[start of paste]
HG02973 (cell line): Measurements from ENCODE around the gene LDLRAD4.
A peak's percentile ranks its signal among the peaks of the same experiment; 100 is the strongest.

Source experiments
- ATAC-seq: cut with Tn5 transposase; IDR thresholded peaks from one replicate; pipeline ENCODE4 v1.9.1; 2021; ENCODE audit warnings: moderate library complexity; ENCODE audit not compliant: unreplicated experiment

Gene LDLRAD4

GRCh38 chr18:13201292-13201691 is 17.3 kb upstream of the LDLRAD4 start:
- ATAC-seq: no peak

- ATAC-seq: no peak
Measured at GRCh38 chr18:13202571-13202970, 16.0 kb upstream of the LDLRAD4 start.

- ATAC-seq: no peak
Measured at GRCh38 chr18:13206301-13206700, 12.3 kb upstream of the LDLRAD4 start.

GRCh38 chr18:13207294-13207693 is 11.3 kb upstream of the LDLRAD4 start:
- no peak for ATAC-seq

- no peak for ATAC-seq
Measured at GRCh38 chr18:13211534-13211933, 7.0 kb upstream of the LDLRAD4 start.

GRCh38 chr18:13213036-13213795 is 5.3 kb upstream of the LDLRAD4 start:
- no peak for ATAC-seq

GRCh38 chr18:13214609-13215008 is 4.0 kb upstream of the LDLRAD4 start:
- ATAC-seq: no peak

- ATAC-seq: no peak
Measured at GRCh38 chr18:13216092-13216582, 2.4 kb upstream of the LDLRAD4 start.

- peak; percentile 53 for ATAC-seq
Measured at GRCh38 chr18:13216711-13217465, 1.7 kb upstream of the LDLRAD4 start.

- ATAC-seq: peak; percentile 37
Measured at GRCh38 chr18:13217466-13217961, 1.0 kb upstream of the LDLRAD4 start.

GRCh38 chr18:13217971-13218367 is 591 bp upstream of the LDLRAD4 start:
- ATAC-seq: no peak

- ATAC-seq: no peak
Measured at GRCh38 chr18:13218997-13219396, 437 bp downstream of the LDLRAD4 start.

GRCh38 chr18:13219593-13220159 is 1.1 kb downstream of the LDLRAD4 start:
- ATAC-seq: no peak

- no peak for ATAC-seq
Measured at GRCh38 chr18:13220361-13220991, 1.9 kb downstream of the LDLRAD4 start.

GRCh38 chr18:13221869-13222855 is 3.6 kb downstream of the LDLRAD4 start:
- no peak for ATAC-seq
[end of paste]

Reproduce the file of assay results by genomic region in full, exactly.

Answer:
HG02973 (cell line): Measurements from ENCODE around the gene LDLRAD4.
A peak's percentile ranks its signal among the peaks of the same experiment; 100 is the strongest.

Source experiments
- ATAC-seq: cut with Tn5 transposase; IDR thresholded peaks from one replicate; pipeline ENCODE4 v1.9.1; 2021; ENCODE audit warnings: moderate library complexity; ENCODE audit not compliant: unreplicated experiment

Gene LDLRAD4

GRCh38 chr18:13201292-13201691 is 17.3 kb upstream of the LDLRAD4 start:
- ATAC-seq: no peak

- ATAC-seq: no peak
Measured at GRCh38 chr18:13202571-13202970, 16.0 kb upstream of the LDLRAD4 start.

- ATAC-seq: no peak
Measured at GRCh38 chr18:13206301-13206700, 12.3 kb upstream of the LDLRAD4 start.

GRCh38 chr18:13207294-13207693 is 11.3 kb upstream of the LDLRAD4 start:
- no peak for ATAC-seq

- no peak for ATAC-seq
Measured at GRCh38 chr18:13211534-13211933, 7.0 kb upstream of the LDLRAD4 start.

GRCh38 chr18:13213036-13213795 is 5.3 kb upstream of the LDLRAD4 start:
- no peak for ATAC-seq

GRCh38 chr18:13214609-13215008 is 4.0 kb upstream of the LDLRAD4 start:
- ATAC-seq: no peak

- ATAC-seq: no peak
Measured at GRCh38 chr18:13216092-13216582, 2.4 kb upstream of the LDLRAD4 start.

- peak; percentile 53 for ATAC-seq
Measured at GRCh38 chr18:13216711-13217465, 1.7 kb upstream of the LDLRAD4 start.

- ATAC-seq: peak; percentile 37
Measured at GRCh38 chr18:13217466-13217961, 1.0 kb upstream of the LDLRAD4 start.

GRCh38 chr18:13217971-13218367 is 591 bp upstream of the LDLRAD4 start:
- ATAC-seq: no peak

- ATAC-seq: no peak
Measured at GRCh38 chr18:13218997-13219396, 437 bp downstream of the LDLRAD4 start.

GRCh38 chr18:13219593-13220159 is 1.1 kb downstream of the LDLRAD4 start:
- ATAC-seq: no peak

- no peak for ATAC-seq
Measured at GRCh38 chr18:13220361-13220991, 1.9 kb downstream of the LDLRAD4 start.

GRCh38 chr18:13221869-13222855 is 3.6 kb downstream of the LDLRAD4 start:
- no peak for ATAC-seq